2) Anti-vaxxer parents really love their babies and are rightfully scared by a (sometimes untrustworthy) pharma industry. But these parents go too far, are sadly misguided and don’t understand science, especially herd immunity. They could be an important key to all of this if the disease spreads widely and a vaccine is developed. (But if you talk to them, be nice. They really love their kids and people who call them “murderers” won’t be able to influence their flawed thinking.)

3) CNN, MSNBC and Fox News do very well financially by scaring us and by telling us what we want to hear. None of them can be trusted.

4) I am a spiritual person with a higher power. I pray every day and I applaud those who pray for a miraculous removal of this virus. But there are some caveats: First, I feel that God’s/His/Her/Its will is going to be done—not yours and not mine. Second, I believe that God created science for the good of humankind. Third, God is not going to wash your hands for you.

So who do I trust?

I trust the World Health Organization (WHO). As an international organization, they don’t have a dog in the 2020 election fight and are probably the least biased.

Some media outlets are reporting that Trump is not allowing CDC officials to make comments without going through the White House first. Dr. Anthony Fauci (who has been the CDC's infectious disease specialist for the last five or six presidents--and widely known to those of us in healthcare) supposedly wasn't allowed to go on weekend news shows. I of course don't know if that's true, but since then, the CDC itself is has been riddled with mixed messages.

So I've mostly transitioned to the WHO for my news. (This is the last thing I'll say about politics for this entire blog series).

For medical perspective, I will only cite the top three medical journals in the world: the Lancet, the Journal of the American Medical Association (JAMA) and the New England Journal of Medicine.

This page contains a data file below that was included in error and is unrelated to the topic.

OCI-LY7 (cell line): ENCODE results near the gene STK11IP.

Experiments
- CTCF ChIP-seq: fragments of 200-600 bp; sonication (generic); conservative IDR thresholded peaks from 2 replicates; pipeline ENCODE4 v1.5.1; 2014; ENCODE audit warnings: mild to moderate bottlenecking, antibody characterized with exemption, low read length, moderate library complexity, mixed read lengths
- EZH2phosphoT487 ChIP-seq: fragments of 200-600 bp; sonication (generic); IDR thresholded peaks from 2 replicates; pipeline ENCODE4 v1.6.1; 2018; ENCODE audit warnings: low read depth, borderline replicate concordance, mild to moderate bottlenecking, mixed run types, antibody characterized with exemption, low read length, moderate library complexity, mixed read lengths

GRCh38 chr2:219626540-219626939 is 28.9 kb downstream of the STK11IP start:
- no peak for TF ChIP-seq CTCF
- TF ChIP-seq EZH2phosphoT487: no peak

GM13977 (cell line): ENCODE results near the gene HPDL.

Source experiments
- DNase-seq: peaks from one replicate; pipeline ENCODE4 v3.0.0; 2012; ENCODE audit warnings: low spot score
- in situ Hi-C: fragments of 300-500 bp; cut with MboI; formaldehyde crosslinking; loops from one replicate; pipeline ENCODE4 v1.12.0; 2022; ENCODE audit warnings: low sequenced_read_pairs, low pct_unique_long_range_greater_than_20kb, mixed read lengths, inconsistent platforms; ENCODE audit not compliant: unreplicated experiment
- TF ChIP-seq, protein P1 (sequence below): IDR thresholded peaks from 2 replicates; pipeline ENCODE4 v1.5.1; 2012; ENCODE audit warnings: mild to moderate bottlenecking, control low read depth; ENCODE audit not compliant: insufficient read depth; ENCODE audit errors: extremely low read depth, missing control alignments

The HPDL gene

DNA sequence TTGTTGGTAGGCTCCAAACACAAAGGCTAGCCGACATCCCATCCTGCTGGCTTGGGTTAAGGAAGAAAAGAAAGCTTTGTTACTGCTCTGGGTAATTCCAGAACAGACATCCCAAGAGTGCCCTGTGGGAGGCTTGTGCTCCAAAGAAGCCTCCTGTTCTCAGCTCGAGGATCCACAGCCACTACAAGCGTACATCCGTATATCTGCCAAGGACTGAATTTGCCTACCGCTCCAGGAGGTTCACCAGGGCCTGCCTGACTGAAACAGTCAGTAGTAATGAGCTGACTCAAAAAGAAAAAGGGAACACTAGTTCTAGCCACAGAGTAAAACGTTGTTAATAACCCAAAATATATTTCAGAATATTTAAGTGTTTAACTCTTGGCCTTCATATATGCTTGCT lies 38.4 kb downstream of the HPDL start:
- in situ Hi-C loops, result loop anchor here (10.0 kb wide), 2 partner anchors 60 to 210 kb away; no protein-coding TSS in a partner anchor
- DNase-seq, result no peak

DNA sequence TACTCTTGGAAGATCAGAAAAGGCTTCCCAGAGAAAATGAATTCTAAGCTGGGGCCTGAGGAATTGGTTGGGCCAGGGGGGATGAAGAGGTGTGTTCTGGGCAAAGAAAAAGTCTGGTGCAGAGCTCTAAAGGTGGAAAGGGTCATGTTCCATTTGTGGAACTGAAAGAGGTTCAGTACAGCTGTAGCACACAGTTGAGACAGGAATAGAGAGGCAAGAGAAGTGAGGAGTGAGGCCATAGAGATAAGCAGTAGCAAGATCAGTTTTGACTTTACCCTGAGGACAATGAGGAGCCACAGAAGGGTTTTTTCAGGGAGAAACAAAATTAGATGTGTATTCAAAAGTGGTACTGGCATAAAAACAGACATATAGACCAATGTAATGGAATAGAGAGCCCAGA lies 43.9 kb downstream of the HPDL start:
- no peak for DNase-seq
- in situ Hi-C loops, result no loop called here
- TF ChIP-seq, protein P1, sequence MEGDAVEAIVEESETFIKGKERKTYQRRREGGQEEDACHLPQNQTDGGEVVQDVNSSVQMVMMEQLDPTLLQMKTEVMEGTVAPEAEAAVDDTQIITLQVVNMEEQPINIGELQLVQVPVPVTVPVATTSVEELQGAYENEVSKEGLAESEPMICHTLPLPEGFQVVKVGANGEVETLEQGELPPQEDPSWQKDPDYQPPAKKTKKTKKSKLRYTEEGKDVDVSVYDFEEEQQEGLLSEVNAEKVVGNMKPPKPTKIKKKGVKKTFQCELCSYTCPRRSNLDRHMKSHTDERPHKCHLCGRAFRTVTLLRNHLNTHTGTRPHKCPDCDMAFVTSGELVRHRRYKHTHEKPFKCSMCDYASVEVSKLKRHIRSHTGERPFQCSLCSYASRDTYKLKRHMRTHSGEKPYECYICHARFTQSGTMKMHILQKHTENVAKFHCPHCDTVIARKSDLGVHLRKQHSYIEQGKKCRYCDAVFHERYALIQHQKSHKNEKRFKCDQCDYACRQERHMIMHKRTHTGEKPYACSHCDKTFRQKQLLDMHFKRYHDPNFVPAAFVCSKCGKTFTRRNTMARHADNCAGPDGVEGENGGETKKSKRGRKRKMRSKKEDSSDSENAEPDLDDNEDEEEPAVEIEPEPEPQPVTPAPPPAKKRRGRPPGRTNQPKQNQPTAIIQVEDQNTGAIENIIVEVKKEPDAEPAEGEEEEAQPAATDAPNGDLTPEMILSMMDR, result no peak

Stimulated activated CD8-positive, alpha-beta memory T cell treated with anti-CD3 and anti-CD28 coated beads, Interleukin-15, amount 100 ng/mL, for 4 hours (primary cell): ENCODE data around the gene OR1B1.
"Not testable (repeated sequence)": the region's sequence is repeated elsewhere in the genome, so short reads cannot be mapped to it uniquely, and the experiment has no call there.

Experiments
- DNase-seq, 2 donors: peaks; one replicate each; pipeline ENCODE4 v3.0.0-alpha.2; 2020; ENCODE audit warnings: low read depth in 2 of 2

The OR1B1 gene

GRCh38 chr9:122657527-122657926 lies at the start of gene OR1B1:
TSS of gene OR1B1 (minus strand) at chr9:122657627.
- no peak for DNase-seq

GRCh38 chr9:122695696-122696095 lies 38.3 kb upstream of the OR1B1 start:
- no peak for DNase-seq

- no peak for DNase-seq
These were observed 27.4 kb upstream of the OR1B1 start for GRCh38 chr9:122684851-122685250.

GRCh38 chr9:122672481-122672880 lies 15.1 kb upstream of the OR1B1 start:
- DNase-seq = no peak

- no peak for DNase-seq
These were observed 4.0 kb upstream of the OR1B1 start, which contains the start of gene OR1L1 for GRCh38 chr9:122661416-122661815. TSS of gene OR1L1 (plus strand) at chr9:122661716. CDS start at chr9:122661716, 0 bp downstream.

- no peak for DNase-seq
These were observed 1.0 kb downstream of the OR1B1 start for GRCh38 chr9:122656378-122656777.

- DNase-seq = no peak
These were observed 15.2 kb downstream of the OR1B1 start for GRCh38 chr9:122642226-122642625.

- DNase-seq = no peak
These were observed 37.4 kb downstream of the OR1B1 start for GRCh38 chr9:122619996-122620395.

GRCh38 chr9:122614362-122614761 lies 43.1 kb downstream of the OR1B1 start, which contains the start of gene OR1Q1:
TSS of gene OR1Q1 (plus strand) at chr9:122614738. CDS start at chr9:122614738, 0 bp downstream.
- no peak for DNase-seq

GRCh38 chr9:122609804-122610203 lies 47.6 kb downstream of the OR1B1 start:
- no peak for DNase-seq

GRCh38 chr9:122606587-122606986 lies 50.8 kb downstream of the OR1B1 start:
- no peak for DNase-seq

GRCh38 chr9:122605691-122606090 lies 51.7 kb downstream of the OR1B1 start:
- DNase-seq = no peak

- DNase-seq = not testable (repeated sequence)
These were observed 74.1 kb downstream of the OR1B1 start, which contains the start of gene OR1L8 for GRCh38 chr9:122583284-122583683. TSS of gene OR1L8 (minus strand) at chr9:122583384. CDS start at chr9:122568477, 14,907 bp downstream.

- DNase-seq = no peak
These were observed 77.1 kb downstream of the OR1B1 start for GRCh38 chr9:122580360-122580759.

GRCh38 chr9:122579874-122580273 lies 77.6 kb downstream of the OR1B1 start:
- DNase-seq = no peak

Virus Basics:

A virus is an infective agent that is so small it can’t be seen under a microscope. It isn’t technically a living thing because it cannot reproduce itself and cannot generate its own energy. It can only reproduce itself once it’s inside a host’s cell.

So it might sound like science fiction, but viruses are foreign invaders that can’t really do much on their own, nevertheless, they are “smart” enough to hijack a cell’s machinery to replicate it thousands of times over.

Coronaviruses are a family of a certain type of virus. The common cold is often produced by a coronavirus, but the virus causing this epidemic is different. This novel coronavirus, SARS-CoV-2, causes a disease called Covid-19.

Let’s define some of those words:

· Novel: It simply means "new." This virus has been identified for the first time in a human population. Because of this, there is no vaccine to prevent it and no drugs are available to cure it once you have it.

· SARS-CoV-2: SARS stands for Severe Acute Respiratory Syndrome. CoV stands for CoronaVirus. 2 indicates that it is the second coronavirus that leads to SARS.

· Covid-19: ‘CO’ stands for ‘corona,’ ‘VI’ for ‘virus,’ and ‘D’ for disease. 19 is part of the name because this was discovered in late 2019.

The virus spreads from person to person through droplets that come out of our mouth or nose. That means sneezing and coughing pushes the virus into the air.

In addition to seeing it in our respiratory system (nose, mouth, windpipe and lungs), scientists have detected the virus in the gastrointestinal tract (that includes everything in the path between our throat and our anus). So it's in our feces. It's also in our saliva, urine and blood. (The New England Journal of Medicine and JAMA both agree on this). However, it is unclear whether or not these are avenues for further infection. Nevertheless, it's wise to treat these bodily fluids as if they could transmit infection.

A Simple Metaphor For How A Virus Operates

Imagine a car—a very different kind of car. The car holds two important things that normal cars don’t have: a blueprint for itself and a highly specialized key.

But here's where things get crazy. The car manufacturer doesn’t actually own any factories! So, it uses its special key to get into someone else’s factory. Once it’s inside, the blueprint is read by the factory’s machines and hundreds or thousands of cars are built. Once they are all done being built, all the new cars drive away and the factory explodes just as they hit the highway.

The car is the virus. The factory represents the cells in our body. The specialized key to the factory symbolizes proteins on the outside of the virus that unlock pathways into cells that have that particular keyhole. Finally, the blueprint corresponds to genetic information that gives the cell instructions on what to make so that the virus can multiply. Then they leave and often "lyse" (destroy) that factory (the cell that made it).

They then repeat this over and over again and at some point, the person begins to start to feel symptoms as our immune system responds to fight the infection.

In the next post, I'll start to address how widely this may spread.